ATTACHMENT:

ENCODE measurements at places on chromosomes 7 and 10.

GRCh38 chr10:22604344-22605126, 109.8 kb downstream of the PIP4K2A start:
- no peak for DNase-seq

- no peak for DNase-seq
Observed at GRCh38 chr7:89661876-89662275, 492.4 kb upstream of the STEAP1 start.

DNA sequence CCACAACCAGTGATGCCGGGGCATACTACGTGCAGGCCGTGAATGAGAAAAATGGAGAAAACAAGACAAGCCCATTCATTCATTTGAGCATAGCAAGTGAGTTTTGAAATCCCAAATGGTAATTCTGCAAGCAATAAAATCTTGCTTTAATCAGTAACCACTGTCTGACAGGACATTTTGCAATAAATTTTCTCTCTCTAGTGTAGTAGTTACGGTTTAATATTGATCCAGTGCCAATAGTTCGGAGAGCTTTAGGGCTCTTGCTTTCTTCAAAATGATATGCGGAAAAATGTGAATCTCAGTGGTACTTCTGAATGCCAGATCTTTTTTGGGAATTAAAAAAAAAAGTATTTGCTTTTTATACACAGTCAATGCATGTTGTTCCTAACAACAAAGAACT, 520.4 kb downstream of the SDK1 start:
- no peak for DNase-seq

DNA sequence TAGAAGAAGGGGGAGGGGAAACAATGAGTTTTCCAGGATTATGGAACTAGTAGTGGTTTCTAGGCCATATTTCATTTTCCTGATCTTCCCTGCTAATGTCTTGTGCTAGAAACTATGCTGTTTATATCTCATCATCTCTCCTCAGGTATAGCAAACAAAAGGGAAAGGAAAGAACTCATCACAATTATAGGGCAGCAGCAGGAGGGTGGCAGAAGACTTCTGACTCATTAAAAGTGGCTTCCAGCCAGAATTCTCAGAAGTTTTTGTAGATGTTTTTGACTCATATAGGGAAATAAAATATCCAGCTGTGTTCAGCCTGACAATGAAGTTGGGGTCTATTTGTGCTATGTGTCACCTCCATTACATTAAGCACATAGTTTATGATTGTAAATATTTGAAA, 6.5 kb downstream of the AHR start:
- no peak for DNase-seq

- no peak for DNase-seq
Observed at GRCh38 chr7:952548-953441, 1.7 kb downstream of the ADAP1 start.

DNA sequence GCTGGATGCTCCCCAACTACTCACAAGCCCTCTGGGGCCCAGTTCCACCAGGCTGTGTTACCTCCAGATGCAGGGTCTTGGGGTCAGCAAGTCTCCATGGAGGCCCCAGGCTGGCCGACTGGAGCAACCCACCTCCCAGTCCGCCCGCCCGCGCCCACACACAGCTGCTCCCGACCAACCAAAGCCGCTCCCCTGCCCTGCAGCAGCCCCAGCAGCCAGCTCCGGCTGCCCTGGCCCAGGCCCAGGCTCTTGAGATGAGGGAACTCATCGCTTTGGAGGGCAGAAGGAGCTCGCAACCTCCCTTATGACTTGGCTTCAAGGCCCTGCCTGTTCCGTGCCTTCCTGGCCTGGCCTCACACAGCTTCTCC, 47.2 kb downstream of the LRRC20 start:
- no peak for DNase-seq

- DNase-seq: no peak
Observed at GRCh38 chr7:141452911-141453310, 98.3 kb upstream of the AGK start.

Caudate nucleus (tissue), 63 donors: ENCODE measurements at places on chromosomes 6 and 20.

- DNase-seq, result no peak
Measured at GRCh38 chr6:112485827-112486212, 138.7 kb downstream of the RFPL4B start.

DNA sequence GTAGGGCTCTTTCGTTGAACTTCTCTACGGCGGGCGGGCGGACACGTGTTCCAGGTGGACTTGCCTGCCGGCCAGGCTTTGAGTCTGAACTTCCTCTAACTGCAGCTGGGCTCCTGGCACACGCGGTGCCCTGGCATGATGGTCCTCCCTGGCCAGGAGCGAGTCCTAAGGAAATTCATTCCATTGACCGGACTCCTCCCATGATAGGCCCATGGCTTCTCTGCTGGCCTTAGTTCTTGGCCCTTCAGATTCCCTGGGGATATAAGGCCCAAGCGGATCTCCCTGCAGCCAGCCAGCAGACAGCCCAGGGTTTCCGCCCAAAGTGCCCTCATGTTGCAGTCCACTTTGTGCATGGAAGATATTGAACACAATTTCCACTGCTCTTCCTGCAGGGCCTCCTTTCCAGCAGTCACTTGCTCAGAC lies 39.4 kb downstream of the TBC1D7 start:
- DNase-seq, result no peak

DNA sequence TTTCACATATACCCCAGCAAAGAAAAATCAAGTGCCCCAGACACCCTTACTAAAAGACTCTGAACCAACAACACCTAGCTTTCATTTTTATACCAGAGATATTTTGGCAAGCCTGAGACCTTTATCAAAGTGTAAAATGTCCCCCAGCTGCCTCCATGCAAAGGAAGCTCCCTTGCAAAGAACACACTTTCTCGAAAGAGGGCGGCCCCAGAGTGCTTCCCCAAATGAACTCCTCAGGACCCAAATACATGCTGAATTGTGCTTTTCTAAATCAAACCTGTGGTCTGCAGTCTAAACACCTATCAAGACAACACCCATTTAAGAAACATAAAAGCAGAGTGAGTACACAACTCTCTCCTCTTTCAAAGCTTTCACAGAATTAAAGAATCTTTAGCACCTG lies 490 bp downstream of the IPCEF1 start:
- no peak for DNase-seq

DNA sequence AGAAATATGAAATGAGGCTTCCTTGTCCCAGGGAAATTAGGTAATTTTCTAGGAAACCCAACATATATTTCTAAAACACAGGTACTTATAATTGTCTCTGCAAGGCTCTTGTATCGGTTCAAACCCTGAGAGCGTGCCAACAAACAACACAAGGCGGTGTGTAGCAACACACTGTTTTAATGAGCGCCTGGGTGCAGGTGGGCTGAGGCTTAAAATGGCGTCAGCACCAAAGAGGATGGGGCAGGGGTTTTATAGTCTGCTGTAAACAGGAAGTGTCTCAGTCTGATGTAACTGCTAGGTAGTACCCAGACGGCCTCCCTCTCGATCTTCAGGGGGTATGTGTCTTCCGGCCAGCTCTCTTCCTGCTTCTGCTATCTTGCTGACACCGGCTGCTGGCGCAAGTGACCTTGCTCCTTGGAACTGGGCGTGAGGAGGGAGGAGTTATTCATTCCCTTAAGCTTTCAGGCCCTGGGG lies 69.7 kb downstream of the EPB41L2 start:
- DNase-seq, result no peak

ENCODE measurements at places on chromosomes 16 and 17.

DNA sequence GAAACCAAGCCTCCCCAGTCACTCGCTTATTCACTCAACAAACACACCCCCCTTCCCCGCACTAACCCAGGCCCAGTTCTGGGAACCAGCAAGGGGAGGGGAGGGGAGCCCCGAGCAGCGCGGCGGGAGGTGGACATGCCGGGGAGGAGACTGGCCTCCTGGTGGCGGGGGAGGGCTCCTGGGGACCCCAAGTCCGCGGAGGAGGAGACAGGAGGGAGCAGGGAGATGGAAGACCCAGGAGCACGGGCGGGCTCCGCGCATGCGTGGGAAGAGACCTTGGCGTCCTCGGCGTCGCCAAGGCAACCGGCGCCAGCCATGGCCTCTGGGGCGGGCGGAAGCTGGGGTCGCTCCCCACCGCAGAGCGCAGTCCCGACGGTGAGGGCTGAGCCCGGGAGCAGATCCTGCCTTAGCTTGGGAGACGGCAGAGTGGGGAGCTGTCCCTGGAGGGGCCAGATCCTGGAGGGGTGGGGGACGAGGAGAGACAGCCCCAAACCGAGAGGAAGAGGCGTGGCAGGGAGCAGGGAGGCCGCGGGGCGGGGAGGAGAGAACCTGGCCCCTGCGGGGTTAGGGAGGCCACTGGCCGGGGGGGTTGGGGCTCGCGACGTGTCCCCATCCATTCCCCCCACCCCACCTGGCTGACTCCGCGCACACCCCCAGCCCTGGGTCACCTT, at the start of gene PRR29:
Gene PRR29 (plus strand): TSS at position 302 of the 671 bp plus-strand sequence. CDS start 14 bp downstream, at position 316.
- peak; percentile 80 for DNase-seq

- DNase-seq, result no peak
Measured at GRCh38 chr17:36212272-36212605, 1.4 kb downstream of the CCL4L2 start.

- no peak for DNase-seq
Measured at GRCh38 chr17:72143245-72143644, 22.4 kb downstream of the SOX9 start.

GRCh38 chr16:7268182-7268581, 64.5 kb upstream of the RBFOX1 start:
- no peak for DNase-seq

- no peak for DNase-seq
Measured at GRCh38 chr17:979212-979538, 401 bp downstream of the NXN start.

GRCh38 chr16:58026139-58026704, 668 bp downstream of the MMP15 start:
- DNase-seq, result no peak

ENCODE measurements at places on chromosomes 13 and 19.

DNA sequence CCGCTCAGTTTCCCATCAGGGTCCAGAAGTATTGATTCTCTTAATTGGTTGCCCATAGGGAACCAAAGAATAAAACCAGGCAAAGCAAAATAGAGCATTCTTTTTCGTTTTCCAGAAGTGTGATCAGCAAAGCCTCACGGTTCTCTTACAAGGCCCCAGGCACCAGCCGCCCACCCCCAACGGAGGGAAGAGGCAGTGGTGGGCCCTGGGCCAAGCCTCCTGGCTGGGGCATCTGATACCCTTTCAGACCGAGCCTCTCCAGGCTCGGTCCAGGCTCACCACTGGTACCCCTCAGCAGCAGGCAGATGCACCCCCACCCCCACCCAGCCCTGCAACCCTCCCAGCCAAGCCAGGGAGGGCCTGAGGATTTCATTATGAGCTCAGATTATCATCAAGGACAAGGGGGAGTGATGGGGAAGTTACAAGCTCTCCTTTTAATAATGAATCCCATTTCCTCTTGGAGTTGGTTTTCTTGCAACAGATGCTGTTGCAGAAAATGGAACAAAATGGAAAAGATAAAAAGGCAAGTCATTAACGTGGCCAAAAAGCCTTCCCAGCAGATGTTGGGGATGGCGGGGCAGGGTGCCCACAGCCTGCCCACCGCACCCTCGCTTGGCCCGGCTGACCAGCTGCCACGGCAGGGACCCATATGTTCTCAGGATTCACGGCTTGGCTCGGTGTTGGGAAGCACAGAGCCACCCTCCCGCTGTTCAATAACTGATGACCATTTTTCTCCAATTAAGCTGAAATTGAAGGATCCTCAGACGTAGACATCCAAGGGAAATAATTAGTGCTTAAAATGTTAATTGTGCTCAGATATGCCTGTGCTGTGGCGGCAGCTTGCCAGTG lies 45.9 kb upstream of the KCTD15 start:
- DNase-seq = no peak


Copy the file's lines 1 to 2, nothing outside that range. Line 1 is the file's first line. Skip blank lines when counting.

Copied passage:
ENCODE measurements at places on chromosomes 7 and 10.

GRCh38 chr10:22604344-22605126, 109.8 kb downstream of the PIP4K2A start: